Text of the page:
Automating the vRealize Automation Manager Service Failover

During a couple of vRealize Automation (vRA) design engagements I had to explain that the vRealize Automation Manager Service doesn’t have an Automated Failover process (active/passive) and relies on a manual intervention. This was quite hard for the customers to understand and accept because of active / active redundancy of other vRA components like the Web Service.

So OK what does the vRA Manager Service do (link)?

The Manager Service is a Windows service that coordinates communication between IaaS DEMs, the SQL Server database, agents, and SMTP. IaaS requires that only one Windows machine actively run the Manager Service. For backup or high availability, you may deploy additional Windows machines where you manually start the Manager Service if the active service stops.

And that last part is something my customers didn’t like (at all) because this depends on a person to activate the service manually. OK then how can we solve this?

Automating the Manager Service Failover

I like to keep things simple and wanted to Automate the Manager Service failover with vRealize Operations (vROps) monitoring the service and kicking off an action when the service is down. Eventually I got this to work but this took way too much effort and didn’t like the complex setup of vROps sending a SNMP trap to vRO and then let vRO kick off a Powershell script on the vRA IaaS Manager server. So back to the drawing board and the solution was way too simple… Running a scheduled task on the Secondary vRA IaaS Manager server that checks the Manager Service on the Primary and then starts it locally when the service is down.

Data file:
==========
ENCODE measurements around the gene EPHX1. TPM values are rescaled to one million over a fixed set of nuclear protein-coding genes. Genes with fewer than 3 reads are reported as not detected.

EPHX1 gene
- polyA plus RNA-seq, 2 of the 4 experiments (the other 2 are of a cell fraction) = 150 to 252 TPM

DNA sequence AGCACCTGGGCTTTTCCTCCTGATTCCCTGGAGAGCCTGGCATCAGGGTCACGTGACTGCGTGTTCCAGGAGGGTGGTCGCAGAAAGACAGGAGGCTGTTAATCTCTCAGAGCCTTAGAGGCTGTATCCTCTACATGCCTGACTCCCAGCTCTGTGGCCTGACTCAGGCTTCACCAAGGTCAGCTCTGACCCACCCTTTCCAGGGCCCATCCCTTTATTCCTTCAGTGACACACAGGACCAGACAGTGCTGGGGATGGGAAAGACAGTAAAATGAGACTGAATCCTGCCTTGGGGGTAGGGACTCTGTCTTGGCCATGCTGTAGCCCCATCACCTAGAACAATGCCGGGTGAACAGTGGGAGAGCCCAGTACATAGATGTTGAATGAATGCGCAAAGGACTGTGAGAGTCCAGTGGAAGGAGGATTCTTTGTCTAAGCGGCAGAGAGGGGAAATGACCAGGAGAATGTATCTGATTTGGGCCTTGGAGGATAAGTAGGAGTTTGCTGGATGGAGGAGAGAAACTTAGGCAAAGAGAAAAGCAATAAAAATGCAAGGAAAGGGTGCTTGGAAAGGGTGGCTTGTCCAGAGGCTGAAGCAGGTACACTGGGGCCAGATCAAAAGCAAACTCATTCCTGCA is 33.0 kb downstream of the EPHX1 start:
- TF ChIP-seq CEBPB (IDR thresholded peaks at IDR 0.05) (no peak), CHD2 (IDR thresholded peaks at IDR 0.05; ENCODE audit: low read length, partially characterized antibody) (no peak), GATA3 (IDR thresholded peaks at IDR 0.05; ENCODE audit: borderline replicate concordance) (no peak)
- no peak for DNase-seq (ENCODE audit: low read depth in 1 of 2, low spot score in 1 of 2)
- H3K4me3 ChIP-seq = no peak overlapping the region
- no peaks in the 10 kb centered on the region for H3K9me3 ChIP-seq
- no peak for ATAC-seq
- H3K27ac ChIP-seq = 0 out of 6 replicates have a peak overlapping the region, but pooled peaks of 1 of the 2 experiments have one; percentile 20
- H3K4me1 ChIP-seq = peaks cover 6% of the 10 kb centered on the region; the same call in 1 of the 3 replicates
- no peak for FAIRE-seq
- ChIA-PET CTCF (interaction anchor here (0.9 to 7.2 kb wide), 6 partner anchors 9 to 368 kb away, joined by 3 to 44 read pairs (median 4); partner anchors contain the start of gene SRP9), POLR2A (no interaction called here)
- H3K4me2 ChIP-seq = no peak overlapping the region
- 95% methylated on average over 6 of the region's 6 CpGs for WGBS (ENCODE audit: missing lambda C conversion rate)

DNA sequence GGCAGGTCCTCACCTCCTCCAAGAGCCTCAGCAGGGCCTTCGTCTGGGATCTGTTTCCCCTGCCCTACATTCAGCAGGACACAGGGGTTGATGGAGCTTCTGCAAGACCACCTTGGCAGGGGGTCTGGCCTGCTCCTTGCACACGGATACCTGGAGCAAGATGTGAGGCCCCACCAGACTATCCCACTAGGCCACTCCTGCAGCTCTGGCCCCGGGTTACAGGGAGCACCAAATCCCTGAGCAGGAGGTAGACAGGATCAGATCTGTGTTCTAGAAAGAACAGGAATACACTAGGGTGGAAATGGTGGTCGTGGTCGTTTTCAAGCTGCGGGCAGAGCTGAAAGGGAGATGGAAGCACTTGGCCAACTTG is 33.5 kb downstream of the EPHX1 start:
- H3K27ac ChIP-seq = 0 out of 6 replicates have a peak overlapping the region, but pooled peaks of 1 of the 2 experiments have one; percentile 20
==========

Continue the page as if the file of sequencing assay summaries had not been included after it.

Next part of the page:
Pre-requisites

  • Powershell allows the execution of scripts
  • Scheduled task is running under the vRA Service Account
  •  
    The Script

     
    Scheduling the execution of the script

    Now copy the script and store it on the Secondary vRA IaaS Server running the “passive” Manager service under for example:
    C:\Scripts\vRAManagerServiceCheck.ps1

    Open the Task Scheduler and select Create Task.

    Give the Scheduled Task a Name and select “Run whether user is logged on or not” and “Run with highest privileges”.

    Manager Service

    Select Triggers and “New”, select “Daily” fill in 00:00:00 as start time. Select “Repeat task every” 5 mins “for a duration of” 1 day. And optionally select “Stop task if it runs longer than” 30 mins. And select OK

    vRA-Manager-02

    Select Actions and “New”, fill in as “Program/Script” PowerShell and under “Add arguments (optional)” –File “C:\Scripts\vRAManagerServiceCheck.ps1”. And select OK on the Create Task form.

    vRA-Manager-04

    Fill in the vRA Service Account where the script is started under.

    vRA-Manager-03

    Wait for 5 minutes and voila status 0x0 (successful)!

    vRA-Manager-05

    Now this is a really basic script and it can be extended with for example some logging and additional service checking etc etc but of course that all depends on the requirements of the customer! 🙂

    Marco van Baggum

    Marco van Baggum

    Works as a Virtualization Consultant for ITQ. More details can be found on the About page

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